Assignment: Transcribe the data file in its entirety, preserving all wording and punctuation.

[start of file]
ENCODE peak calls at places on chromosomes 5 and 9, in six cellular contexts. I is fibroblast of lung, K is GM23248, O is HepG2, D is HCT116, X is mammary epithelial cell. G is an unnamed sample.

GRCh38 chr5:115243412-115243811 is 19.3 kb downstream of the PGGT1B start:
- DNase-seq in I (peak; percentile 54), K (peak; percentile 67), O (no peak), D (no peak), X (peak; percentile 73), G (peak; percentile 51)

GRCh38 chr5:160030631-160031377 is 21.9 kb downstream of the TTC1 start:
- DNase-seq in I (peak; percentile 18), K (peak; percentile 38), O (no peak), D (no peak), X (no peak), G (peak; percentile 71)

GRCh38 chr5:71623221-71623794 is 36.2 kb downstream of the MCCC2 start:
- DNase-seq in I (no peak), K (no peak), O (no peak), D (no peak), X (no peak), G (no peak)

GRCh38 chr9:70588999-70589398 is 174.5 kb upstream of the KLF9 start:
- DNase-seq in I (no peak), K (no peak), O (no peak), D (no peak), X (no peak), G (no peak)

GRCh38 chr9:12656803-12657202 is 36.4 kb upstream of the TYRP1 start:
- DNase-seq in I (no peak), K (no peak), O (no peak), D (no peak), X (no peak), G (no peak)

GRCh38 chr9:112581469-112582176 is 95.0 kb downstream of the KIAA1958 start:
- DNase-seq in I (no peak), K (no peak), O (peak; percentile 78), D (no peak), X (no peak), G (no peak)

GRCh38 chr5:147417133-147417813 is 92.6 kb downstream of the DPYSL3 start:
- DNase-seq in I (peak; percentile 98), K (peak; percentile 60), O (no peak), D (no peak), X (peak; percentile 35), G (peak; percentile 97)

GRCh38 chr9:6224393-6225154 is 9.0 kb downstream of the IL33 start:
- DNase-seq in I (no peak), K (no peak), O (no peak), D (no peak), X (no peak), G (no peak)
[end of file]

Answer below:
ENCODE peak calls at places on chromosomes 5 and 9, in six cellular contexts. I is fibroblast of lung, K is GM23248, O is HepG2, D is HCT116, X is mammary epithelial cell. G is an unnamed sample.

GRCh38 chr5:115243412-115243811 is 19.3 kb downstream of the PGGT1B start:
- DNase-seq in I (peak; percentile 54), K (peak; percentile 67), O (no peak), D (no peak), X (peak; percentile 73), G (peak; percentile 51)

GRCh38 chr5:160030631-160031377 is 21.9 kb downstream of the TTC1 start:
- DNase-seq in I (peak; percentile 18), K (peak; percentile 38), O (no peak), D (no peak), X (no peak), G (peak; percentile 71)

GRCh38 chr5:71623221-71623794 is 36.2 kb downstream of the MCCC2 start:
- DNase-seq in I (no peak), K (no peak), O (no peak), D (no peak), X (no peak), G (no peak)

GRCh38 chr9:70588999-70589398 is 174.5 kb upstream of the KLF9 start:
- DNase-seq in I (no peak), K (no peak), O (no peak), D (no peak), X (no peak), G (no peak)

GRCh38 chr9:12656803-12657202 is 36.4 kb upstream of the TYRP1 start:
- DNase-seq in I (no peak), K (no peak), O (no peak), D (no peak), X (no peak), G (no peak)

GRCh38 chr9:112581469-112582176 is 95.0 kb downstream of the KIAA1958 start:
- DNase-seq in I (no peak), K (no peak), O (peak; percentile 78), D (no peak), X (no peak), G (no peak)

GRCh38 chr5:147417133-147417813 is 92.6 kb downstream of the DPYSL3 start:
- DNase-seq in I (peak; percentile 98), K (peak; percentile 60), O (no peak), D (no peak), X (peak; percentile 35), G (peak; percentile 97)

GRCh38 chr9:6224393-6225154 is 9.0 kb downstream of the IL33 start:
- DNase-seq in I (no peak), K (no peak), O (no peak), D (no peak), X (no peak), G (no peak)